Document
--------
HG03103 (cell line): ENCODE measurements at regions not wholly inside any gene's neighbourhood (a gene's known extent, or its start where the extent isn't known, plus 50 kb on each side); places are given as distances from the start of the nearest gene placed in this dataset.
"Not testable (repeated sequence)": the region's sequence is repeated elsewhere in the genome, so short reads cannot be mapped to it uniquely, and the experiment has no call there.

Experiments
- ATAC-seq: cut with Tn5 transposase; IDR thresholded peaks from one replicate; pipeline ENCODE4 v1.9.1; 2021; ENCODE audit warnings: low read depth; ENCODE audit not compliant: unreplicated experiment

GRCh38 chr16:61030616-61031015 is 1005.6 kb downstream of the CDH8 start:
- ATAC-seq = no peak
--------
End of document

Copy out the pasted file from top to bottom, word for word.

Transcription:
HG03103 (cell line): ENCODE measurements at regions not wholly inside any gene's neighbourhood (a gene's known extent, or its start where the extent isn't known, plus 50 kb on each side); places are given as distances from the start of the nearest gene placed in this dataset.
"Not testable (repeated sequence)": the region's sequence is repeated elsewhere in the genome, so short reads cannot be mapped to it uniquely, and the experiment has no call there.

Experiments
- ATAC-seq: cut with Tn5 transposase; IDR thresholded peaks from one replicate; pipeline ENCODE4 v1.9.1; 2021; ENCODE audit warnings: low read depth; ENCODE audit not compliant: unreplicated experiment

GRCh38 chr16:61030616-61031015 is 1005.6 kb downstream of the CDH8 start:
- ATAC-seq = no peak